Money Wellness

Debt management plans (DMP) and mortgages

This guide contains everything you need to know about debt management plans (DMPs) and mortgages, including:

  • how a DMP affects you if you have an existing mortgage
  • if you can get a mortgage while you're on a DMP
  • if you have to remortgage on a DMP to pay off some of your debts
  • how long you have to wait after a DMP to apply for a mortgage
car and house

Will a DMP stop me from taking out a mortgage?

Being on a debt management plan won’t stop you taking out a new mortgage, but it’ll probably make it more difficult.

During a DMP, you’ll be paying less than originally agreed towards your debts. This will affect your credit rating. If you apply for a mortgage, lenders will see you as a higher risk and may reject your application or change you a higher rate of interest.

Whether it’s worth applying for a mortgage during your DMP will depend on your situation. If you’re renting privately, it may still be worth a try as rent payments can be more expensive than the equivalent mortgage payments.

Will a DMP affect my existing mortgage?

As long as you don’t miss any payments, your existing mortgage shouldn’t be affected by a debt management plan.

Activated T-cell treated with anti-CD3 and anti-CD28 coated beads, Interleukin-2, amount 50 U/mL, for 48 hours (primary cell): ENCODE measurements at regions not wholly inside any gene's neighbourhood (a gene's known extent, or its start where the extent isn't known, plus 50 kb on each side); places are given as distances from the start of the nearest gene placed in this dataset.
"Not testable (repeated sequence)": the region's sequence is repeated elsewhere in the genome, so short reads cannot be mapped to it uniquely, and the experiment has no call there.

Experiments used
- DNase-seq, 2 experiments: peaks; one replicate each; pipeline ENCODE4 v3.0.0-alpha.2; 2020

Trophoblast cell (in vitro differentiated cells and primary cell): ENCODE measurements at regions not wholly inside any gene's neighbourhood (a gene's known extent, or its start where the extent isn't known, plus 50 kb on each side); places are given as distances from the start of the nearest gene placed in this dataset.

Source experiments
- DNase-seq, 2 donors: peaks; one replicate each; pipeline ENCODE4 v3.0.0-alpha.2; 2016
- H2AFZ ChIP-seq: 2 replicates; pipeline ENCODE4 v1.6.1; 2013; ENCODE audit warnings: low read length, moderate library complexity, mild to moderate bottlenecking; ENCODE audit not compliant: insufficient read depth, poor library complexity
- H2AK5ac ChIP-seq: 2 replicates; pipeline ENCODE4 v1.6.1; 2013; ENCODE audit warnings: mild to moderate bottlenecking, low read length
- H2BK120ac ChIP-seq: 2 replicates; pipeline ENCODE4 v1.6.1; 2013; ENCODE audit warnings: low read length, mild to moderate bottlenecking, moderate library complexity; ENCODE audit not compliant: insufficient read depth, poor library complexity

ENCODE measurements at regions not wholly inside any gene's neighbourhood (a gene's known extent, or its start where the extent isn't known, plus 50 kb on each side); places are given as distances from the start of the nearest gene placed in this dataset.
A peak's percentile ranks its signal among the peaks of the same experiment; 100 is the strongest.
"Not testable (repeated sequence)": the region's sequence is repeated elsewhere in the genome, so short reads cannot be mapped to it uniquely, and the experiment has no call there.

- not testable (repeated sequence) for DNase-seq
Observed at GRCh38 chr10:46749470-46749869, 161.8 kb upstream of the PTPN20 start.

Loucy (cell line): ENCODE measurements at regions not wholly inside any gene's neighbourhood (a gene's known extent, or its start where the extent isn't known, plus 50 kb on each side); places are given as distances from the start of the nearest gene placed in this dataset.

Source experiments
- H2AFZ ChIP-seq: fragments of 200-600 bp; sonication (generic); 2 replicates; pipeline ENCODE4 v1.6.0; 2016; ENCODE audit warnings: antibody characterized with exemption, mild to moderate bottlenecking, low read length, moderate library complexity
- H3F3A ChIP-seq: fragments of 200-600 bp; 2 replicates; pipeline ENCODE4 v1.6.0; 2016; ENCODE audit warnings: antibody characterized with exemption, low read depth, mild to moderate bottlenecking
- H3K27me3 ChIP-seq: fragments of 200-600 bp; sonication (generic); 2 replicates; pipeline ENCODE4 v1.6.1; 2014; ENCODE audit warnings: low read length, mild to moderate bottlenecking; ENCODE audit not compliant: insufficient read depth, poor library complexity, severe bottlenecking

Mortgage payments are a priority debt. This means we make sure you have enough money to cover them in the monthly budget we work out as part of your DMP.

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Will I have to remortgage on a DMP?

You won’t be expected to remortgage on a debt management plan to raise money to put towards your debts. With a DMP, you still pay your debts off in full.

So - unlike an individual voluntary arrangement where some of your debt may be written off - creditors aren't looking for other ways you could contribute more. They’re satisfied you’ll pay off your debts in full using the income you have left over at the end of each month. You’re just given longer to clear those debts.

How long after a DMP can I apply for a mortgage?

There are no restrictions on how long you have to wait after a debt management plan to apply for a mortgage. You can even apply for a new mortgage during a DMP, although you may struggle to find lenders willing to accept your application. Those that are willing to take you on are likely to charge higher interest rates, as you’ll be considered a relatively risky prospect.

Once you’ve completed your DMP and paid off your debts, you’ll be able to focus on improving your credit score. There are a number of ways you can do this, including:

  • making sure the information on your credit report is accurate
  • checking you’re on the electoral register
  • borrowing small amounts from lenders that specialise in helping people rebuild their credit rating 
  • making repayments on time and in full to show lenders you can be responsible with money’ 

Taking steps like this will steadily improve your credit rating and make it easier to secure a mortgage with more attractive terms.

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